The Art of Enjoying Normality

Photo Credit: stock.xchng green grass

My year 12 students and I saw a play last week. It was called Random, by Debbie Tucker Green.

Afterwards as we debriefed, (they have to do an assignment on it of course – I know, we’re such killjoys) we discussed the way in which it deals with the supreme value of normality. This, as with many precious things, is not fully realised until it’s taken from us. Joni Mitchell got it right when she sang ‘Don’t it always seem to go, that you don’t know what you’ve got til it’s gone.’

In the last few years I have purposed to try to live in such a way that I appreciate NOW those things that I am likely to appreciate later: being young, being single, freedom, travel, peace…
I am also learning to appreciate the little things. We live in a culture and a generation that seems to have subscribed to the idea that we could, quite possibly, die from boredom. I have learnt that, not only will it not kill me, but that I should find deep contentment in it.

On my overseas travels, I have been faced with countless scary times, way out of my comfort zone, when I longed to be sitting at home on my bed, bored. So when I find myself surrounded by silence and the monotony of normality, I try to remind myself that this is the grass that seems greener from the other side.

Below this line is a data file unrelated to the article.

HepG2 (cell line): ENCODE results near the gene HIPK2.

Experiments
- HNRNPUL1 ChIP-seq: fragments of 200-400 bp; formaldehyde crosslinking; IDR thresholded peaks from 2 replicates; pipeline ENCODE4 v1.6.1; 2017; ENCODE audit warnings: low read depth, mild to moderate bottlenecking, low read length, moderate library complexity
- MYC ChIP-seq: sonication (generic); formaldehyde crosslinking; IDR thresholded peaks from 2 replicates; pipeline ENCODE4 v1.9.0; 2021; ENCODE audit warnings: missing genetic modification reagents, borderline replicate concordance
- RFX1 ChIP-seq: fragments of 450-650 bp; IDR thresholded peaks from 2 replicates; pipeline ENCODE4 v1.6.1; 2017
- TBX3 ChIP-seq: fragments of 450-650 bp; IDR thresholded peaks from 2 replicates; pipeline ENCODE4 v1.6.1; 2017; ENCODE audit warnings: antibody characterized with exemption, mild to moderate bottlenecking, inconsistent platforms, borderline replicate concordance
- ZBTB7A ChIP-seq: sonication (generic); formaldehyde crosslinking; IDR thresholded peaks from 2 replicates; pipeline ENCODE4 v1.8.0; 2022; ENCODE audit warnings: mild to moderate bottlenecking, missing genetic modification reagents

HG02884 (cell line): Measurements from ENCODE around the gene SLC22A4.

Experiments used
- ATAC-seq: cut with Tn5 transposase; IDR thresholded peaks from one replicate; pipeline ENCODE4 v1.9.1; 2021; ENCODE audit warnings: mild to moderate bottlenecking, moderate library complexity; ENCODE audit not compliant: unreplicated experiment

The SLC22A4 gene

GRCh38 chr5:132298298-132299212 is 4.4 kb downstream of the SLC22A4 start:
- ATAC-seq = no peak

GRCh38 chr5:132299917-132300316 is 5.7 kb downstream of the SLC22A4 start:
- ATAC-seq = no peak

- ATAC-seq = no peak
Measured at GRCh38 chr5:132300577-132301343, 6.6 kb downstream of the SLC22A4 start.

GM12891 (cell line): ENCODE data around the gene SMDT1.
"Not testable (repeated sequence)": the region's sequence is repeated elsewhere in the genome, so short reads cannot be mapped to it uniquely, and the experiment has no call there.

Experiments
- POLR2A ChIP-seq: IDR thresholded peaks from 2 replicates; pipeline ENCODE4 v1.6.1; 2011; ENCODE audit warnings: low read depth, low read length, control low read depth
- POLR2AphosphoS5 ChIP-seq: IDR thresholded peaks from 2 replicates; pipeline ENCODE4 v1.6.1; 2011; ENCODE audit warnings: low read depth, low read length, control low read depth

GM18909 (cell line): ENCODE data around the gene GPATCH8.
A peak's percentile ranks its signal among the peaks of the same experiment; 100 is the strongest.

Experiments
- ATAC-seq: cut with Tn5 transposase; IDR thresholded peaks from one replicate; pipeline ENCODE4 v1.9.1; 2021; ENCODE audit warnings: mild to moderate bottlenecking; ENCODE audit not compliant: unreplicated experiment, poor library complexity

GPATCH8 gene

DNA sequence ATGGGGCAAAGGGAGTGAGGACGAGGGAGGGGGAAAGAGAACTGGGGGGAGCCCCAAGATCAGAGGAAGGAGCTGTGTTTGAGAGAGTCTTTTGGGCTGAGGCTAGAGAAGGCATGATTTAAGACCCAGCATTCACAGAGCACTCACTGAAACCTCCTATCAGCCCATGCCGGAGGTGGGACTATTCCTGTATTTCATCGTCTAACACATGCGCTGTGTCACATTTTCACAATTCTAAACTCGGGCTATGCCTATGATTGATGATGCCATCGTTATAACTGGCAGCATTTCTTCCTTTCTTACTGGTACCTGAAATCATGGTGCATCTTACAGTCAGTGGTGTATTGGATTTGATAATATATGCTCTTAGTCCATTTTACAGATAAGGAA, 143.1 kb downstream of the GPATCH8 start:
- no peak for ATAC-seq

8 comments on “The Art of Enjoying Normality

  1. fabiolucano says:

    I like this one


    Sent from my iPhone

  2. Rachel McCaskill says:

    Brilliant. Love your last line the best, very poetic x

  3. Melissa says:

    Sitting on the couch doing nothing is one of my favourite things in the world!

    • sarsrose says:

      I agree! But I think we learn to enjoy that through the discovery that there are far LESS pleasant things to be doing! Hope you find some time to do that this weekend! x

  4. Lisa says:

    I definitely relate to this one Sarah! I’m always saying, ‘oh, if only I could have some time to just sit and do nothing.’ Then when I get there, I forget that it is what I really wanted in the first place. We’re always people that want the next best thing. I think it’s the way our societies structured. Do you agree?

    • sarsrose says:

      Yes I think you’re right. That is how our society is structured. Always wanting bigger and better; Wanting to be entertained. Do I dare say that it may be because people are afraid of thinking? When we have time to be still and quiet, we are often forced to reflect. People in our society are often afraid to reflect on the deep things of life, so look for hundreds of ways to be distracted. What do you think?

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